Chris Burden's ship and towers rise over Manhattan
The New Museum retrospective might not open until Oct 2, but on the building's exterior, the show has begun
When Chris Burden builds a shed, his methods are as unorthodox as his artistic practice. Back in the early nineties, the artist, widely known for having himself shot at for his 1971 piece, Shoot, decided to build a freestanding studio on his LA property. Burden enquired as to what was the largest building he could erect without the issuing of a permit. The conclusion he reached was that a detached structure with less than 400 square feet of floor space and a little under 35 feet tall could be put up without any paperwork.
Over the intervening years, local building laws have changed, and now Burden apparently sneaks his self-described Quasi-Legal Skyscrapers out as a 'temporary amusement structure' - the law that allows a funfair ride to be built and taken down over a weekend.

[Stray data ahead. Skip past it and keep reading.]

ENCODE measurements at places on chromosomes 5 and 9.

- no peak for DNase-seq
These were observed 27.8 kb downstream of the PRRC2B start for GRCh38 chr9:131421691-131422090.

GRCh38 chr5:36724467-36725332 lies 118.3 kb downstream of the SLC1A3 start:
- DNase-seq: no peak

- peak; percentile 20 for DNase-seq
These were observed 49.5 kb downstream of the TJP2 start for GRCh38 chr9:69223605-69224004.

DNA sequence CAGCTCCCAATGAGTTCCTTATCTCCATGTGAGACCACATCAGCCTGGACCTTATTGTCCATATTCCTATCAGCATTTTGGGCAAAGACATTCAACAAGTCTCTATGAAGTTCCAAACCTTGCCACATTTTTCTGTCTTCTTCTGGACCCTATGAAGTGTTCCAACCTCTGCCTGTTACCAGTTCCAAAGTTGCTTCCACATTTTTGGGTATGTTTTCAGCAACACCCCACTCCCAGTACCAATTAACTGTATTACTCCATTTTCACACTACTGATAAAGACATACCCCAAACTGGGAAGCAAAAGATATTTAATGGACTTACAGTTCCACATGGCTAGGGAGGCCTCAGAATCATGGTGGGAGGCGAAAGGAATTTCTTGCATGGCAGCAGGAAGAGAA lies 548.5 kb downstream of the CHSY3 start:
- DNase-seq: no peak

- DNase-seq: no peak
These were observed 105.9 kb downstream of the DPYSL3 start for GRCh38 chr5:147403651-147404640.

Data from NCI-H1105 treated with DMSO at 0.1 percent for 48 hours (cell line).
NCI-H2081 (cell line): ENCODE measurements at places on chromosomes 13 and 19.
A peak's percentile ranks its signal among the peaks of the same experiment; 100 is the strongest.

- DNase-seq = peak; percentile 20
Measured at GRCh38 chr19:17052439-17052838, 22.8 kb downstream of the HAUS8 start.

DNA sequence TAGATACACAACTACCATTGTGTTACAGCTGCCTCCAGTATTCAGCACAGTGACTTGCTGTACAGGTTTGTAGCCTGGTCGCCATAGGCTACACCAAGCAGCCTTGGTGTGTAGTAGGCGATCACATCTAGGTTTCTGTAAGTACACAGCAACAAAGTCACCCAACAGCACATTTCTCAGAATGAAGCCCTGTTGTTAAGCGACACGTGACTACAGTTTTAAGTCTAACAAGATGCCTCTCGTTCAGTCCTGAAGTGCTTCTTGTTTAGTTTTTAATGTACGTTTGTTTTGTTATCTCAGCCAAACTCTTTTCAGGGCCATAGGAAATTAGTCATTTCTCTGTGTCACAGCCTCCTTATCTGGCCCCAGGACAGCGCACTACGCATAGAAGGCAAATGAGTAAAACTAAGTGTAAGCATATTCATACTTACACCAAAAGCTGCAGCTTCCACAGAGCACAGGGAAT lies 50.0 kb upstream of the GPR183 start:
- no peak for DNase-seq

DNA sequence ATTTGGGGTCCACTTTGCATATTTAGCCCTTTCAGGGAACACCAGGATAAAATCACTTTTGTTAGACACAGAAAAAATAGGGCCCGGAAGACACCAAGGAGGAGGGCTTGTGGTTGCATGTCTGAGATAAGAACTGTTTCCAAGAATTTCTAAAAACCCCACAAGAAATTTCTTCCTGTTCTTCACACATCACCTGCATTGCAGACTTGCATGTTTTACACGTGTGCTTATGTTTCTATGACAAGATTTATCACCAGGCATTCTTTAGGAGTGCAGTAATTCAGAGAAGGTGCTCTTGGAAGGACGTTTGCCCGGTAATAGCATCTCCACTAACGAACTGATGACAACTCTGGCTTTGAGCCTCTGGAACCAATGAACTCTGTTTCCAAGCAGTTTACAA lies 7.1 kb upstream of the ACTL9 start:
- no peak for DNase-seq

So, will New York's Department of Buildings receive complaints regarding Burden's little skyscrapers, which have been erected on the roof of Lower Manhattan's New Museum, ahead of its Chris Burden retrospective next month?
We hope not, as we think they serve as a nice meditation on city living, architecture, and the role of the individual in the built environment. The mood is leavened by the addition of Burden's Ghost Ship, which has also been installed on the outside of the museum.
Burden created this crewless, self-navigating boat in 2005; the craft sailed around Fair Isle, off the coast of Scotland, and now hangs from the side of the building at 235 Bowery, looking more like a Pirates of the Caribbean prop rather than a carefully engineered piece of concept art.
Curious art lovers can take a look at the works on the building's exterior now. Those wanting a more thorough introduction to the artist's work, should drop by after 2 October, when the New Museum's Burden retrospective, Extreme Measures, opens to the public. For more on the show, go here. Check out more work by Chris Burden in Defining Contemporary Art and The Artist's Body. For more on how we build today, please take a look at The Phaidon Atlas of 21st Century World Architecture. And, to take advantage of great offers, events and discounts, please sign up to Phaidon Club before you buy anything.